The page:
This month, August 19th, sees the 76th anniversary of the (overwhelmingly) British-Canadian raid on the French port of Dieppe. This assault on the French town also featured small contingents of French, Czech and Polish troops as well as some 50 U.S. Army Rangers. Although a tactical defeat for the Allies, in strategic terms, it was certainly a victory.
By August of 1942, France had been occupied for more than two years and extensive debate over when and how it would be best to strike at the Nazi dominated continent had occurred. General George C. Marshall was one of many senior Allied leaders who were quite vocal in their belief that striking sooner, rather than later, was the way forward. Operation JUBILEE, as the endeavor was code-named, had as its principal aim the capture of a defended port, on a hostile shore by direct assault and, then, the holding of that port against inevitable counter attacks. Along the way, the Allies also planned to seize a German radar station and take back whatever equipment they could lay their hands on.
The raid, involving more than 10,000 Allied troops, several dozen warships and landing craft and hundreds of aircraft saw tanks and infantry landed across six beaches both directly in front of Dieppe and on the flanks. The vital element of surprise, however, had been lost following a chance encounter with German ships in the English Channel, and all the beach landings faced heavy German opposition. The only small success featured the U.S. Army Rangers, attached to the British Commandos under Lord Lovat. These men successfully scaled the cliffs west of the town of Dieppe and neutralized the coastal batteries there in what would prove to be an early rehearsal for their later efforts at Point-du-Hoc in June 1944.
The whole Dieppe operation, which cost nearly two thousand dead on the Allied side with several thousand taken prisoner, a Royal Navy destroyer sunk, and more than 50 aircraft destroyed was a high price to pay for very little achieved on the day. However, in terms of learning what NOT to do and in terms of ensuring that the D-Day landings WERE a success, years later, then the lessons of Dieppe, hard won, were invaluable.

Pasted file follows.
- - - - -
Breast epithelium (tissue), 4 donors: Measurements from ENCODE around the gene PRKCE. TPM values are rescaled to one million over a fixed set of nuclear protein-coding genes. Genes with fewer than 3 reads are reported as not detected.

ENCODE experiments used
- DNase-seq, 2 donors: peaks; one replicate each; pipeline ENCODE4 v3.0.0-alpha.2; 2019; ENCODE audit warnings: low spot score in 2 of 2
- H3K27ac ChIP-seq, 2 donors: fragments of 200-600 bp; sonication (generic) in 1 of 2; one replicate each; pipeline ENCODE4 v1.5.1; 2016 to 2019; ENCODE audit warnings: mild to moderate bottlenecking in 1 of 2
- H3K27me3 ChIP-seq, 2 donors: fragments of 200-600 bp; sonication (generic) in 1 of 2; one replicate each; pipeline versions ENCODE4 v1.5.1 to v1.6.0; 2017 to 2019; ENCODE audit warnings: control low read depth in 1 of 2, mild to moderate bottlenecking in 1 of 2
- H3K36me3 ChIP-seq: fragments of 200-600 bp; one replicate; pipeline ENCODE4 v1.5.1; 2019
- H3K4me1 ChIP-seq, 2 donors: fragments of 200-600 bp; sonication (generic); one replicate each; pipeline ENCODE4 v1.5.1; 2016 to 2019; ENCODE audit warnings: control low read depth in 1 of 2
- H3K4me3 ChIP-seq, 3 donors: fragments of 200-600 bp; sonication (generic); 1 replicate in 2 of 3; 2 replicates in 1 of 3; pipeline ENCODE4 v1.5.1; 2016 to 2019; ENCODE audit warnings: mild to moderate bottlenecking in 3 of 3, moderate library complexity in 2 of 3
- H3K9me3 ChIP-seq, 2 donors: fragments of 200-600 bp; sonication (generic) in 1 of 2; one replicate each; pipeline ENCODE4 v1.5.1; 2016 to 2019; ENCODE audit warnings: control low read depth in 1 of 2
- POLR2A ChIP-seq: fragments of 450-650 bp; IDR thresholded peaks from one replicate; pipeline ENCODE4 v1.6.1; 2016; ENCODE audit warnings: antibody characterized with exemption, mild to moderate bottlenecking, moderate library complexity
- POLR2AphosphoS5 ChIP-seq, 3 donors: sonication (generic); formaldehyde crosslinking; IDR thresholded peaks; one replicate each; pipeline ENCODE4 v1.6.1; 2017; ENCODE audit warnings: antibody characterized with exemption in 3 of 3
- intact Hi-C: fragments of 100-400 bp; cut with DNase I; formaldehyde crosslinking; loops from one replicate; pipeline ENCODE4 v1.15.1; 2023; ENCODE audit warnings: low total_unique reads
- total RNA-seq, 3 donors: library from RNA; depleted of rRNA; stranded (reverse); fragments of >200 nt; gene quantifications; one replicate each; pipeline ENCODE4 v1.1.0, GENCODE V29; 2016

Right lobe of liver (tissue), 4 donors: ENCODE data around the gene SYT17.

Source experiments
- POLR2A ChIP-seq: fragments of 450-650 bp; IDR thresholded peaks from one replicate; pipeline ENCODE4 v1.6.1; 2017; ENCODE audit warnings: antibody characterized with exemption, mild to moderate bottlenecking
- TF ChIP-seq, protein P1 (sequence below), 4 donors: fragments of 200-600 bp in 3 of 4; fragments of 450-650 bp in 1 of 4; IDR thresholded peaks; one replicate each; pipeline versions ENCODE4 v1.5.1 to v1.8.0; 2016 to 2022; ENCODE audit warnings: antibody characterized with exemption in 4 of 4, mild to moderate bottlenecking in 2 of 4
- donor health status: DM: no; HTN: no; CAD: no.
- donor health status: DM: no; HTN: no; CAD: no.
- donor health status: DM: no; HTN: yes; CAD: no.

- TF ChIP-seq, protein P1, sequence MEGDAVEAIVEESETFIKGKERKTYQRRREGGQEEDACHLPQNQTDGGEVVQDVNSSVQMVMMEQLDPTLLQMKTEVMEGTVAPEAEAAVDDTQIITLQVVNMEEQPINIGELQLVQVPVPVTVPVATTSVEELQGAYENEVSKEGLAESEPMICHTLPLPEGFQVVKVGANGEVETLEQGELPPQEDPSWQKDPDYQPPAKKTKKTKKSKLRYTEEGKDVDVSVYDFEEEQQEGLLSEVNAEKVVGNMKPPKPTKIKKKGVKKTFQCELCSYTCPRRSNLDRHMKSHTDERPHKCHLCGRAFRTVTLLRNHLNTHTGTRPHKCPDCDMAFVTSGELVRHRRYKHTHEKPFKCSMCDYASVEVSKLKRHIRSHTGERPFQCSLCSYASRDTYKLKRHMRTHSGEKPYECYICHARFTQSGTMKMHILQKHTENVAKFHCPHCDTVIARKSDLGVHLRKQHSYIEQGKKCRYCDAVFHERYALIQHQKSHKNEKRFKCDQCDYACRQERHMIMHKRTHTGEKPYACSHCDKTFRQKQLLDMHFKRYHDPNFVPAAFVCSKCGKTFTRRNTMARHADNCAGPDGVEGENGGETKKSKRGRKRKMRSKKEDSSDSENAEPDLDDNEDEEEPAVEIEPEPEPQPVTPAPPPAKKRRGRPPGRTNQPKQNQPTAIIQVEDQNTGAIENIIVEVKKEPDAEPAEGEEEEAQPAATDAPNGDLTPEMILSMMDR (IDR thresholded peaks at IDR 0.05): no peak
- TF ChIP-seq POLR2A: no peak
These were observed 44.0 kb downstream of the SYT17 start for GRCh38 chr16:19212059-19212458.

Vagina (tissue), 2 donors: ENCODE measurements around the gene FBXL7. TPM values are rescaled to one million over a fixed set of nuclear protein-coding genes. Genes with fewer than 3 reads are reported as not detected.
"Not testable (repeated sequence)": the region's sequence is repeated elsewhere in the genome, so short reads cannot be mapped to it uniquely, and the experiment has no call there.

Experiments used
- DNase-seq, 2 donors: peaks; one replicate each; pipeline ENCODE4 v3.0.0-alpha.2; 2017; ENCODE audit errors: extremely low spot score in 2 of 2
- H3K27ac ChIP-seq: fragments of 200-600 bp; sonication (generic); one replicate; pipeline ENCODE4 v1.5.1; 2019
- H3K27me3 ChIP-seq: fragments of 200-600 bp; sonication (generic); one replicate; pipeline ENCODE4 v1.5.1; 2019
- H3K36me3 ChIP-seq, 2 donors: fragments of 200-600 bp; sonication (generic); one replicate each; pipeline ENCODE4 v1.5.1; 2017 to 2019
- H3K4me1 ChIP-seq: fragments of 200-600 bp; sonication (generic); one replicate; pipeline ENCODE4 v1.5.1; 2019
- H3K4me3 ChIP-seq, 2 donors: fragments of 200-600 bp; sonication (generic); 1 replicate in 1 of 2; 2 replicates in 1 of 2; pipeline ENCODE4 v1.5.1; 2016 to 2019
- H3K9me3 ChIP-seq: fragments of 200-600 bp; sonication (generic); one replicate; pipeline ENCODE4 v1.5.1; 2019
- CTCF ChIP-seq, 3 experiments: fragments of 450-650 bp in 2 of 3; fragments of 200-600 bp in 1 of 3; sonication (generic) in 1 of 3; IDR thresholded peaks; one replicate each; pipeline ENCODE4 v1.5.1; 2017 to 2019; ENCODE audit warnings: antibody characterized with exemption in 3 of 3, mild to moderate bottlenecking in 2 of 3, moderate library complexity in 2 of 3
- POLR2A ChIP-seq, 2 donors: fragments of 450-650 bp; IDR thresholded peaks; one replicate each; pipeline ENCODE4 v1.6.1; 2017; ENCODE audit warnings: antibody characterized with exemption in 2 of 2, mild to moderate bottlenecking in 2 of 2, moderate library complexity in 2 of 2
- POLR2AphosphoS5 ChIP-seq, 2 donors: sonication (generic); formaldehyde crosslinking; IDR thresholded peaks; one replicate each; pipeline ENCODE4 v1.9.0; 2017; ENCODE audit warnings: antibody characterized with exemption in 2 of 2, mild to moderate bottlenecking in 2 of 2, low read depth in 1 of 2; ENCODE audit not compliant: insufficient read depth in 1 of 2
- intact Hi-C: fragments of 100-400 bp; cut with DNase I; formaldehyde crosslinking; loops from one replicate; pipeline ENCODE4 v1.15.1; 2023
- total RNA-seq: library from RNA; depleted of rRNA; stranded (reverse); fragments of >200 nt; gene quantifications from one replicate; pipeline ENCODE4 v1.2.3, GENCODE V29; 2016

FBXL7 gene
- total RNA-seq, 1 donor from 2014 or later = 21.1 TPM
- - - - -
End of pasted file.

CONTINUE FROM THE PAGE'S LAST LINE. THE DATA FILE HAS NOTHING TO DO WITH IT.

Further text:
Better and more intelligence, the avoidance of landing at sites with prepared enemy defenses, as far as possible, the need for more and better amphibious armor and vehicles in general, massive pre-landing bombardments by air and ship as well as the absolutely need for surprise were all lessons taken seriously and learned well by the Allies.
As Marshall himself noted, in a speech delivered to the Academy of Political Sciences in November of 1942, the element of chance is ever-present in war. He acknowledged that “… ours [the military] are not exact sciences and for that reason are all the more difficult of application.” He continued by remarking that “…the recent Dieppe raid, despite all secrecy precautions… was seriously affected by the chance encounter with a German guardship [off] the French coast.” While it was impossible to plan for all eventualities, the principals learned about amphibious assault, at Dieppe, would stand the allies in good stead for the rest of the war.
Additional insights into the U.S. Army’s involvement in and assessment of the raid on Dieppe can be found in the Lucian K. Truscott, Jr. Papers that are part of the Marshall Foundation archives. General Truscott organized and trained the U.S. Army Rangers that participated in the raid and served as the principal U.S. observer for the operation.